Matongé was EVERYTHING – Part II

Let me preface this post by saying, as a Black American and first generation Nigerian-American (my mom was born and raised in Nigeria and became a U.S. citizen, while I was born and raised in New Jersey and have been to Nigeria a few times), I have a unique experience as a Black person in Brussels.

While I was raised in America, I was raised in a Nigerian home. I cook Nigerian food, I was taught Nigerian traditions and values. My ancestral origin is known and my sister and I are the first in the family to be born in America.

I think if I were a Black American that did not have ties to my ancestral history (i.e. if my ancestral origin were unknown because of slavery) I feel that I would have a different relationship with Africans (abroad).

I’m in a hybrid space where I am American by nationality and Nigerian (and American) by culture. That said, Matongé was everything that I needed. I was so happy to see so many Africans. I would say most, if not all, of the black people I’ve met thus far are from Africa…well we’re all from Africa…but what I mean is, they were born in a country in Africa and emigrated to Brussels… and then of course there’s the whole Belgium colonizing the Congo…

Matongé is named after an area in the Congo and is known as the “African part of Brussels.” To get there you can take the metro to Porte de Namur or Louise. Luckily for me, my new friend Kristie, who is Belgian-Congolese, she was born in the Congo and is a Belgian citizen, was a gracious friend and tour guide.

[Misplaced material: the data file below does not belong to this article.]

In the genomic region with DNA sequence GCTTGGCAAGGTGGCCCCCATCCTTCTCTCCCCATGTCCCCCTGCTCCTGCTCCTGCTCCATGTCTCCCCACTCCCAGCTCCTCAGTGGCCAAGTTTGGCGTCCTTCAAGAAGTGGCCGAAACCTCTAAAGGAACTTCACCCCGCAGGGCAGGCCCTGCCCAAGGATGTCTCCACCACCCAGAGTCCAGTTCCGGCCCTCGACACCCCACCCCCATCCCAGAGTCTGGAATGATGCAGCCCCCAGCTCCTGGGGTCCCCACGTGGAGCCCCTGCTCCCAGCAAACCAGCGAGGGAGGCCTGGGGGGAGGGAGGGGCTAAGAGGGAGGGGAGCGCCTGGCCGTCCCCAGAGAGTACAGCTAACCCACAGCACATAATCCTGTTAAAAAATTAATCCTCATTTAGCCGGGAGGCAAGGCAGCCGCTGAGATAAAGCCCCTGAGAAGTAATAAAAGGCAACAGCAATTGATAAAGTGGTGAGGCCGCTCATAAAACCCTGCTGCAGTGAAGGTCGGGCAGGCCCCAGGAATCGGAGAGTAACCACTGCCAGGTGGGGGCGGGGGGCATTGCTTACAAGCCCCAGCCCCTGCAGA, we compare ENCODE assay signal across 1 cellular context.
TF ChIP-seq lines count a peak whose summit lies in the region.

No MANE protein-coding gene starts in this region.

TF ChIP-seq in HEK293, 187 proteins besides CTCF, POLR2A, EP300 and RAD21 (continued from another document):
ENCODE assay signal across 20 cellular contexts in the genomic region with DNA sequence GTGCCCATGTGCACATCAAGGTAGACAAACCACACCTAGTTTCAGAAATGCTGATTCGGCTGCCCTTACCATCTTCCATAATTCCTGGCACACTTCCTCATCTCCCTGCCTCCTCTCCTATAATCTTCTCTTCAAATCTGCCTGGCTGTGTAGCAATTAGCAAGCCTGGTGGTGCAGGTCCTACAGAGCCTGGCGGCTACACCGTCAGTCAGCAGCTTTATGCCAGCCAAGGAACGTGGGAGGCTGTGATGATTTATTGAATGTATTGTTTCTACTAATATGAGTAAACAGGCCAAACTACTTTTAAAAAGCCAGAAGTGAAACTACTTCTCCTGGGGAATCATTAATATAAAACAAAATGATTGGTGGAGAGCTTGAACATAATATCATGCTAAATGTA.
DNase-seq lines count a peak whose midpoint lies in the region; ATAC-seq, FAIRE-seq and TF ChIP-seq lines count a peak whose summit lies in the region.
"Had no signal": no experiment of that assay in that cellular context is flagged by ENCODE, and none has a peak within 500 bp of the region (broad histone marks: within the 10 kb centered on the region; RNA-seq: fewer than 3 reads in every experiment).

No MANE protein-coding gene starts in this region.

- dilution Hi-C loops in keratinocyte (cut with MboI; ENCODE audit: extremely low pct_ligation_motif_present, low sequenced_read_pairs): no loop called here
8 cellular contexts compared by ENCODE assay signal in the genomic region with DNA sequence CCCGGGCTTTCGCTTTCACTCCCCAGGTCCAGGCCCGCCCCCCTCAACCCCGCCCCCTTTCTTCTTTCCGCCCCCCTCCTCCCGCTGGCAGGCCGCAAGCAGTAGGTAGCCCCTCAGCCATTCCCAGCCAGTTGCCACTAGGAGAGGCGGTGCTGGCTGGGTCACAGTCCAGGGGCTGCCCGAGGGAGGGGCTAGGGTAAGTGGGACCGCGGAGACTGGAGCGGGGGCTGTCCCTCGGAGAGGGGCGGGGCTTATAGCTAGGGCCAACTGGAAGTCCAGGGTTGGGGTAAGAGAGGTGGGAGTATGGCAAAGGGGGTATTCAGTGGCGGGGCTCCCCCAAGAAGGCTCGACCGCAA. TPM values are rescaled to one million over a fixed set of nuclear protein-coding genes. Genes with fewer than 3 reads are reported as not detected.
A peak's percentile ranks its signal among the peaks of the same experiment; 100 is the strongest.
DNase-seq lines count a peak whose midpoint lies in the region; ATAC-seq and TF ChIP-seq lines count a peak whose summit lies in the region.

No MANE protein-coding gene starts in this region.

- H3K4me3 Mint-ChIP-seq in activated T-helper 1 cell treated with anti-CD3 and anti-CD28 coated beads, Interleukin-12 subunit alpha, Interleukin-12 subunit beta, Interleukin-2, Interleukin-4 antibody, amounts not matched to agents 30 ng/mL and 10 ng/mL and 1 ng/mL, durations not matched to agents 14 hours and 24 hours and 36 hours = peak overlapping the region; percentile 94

If you are a like me (nationally and culturally) here are some things you’ll find helpful:

– Magi cube
– Braiding hair & hair braiding shops
(be careful about your edges if you don’t have experience with getting your hair
– Natural hair products : EDEN BodyWorks, Shea Moisture, Camille Rose Naturals, Eco
Styler gel (with coconut oil), YOU NAME IT. And they’re reasonably priced. I recommend
shopping before purchasing your hair products because some stores were ridiculously
over priced (17 Euro for brand name shampoo, vs 13 euro for EDEN BodyWorks

Brussels definitely and absolutely has products for black women. Unexpectedly, I would say they may even cater more to us than they do in Ann Arbor (where I went to graduate school).

We also went shopping at Bershka; there were so many stylish and affordable clothes that fit my tall AND curvy shape (hips, butt, thighs, AND the length of my legs (I’m 5’8)).

And the best part of the day was eating at Mère Mamou, an authentic Congolese restaurant in Matongé. The food was SO BOMB and I highly recommend it.

Stay tuned! I’m editing the video of our adventures and I’ll post to my YouTube channel (YouGoChi) soon!

With Love,

Kristie and I!
Goat, Plantains, Rice with Cassava Leaf

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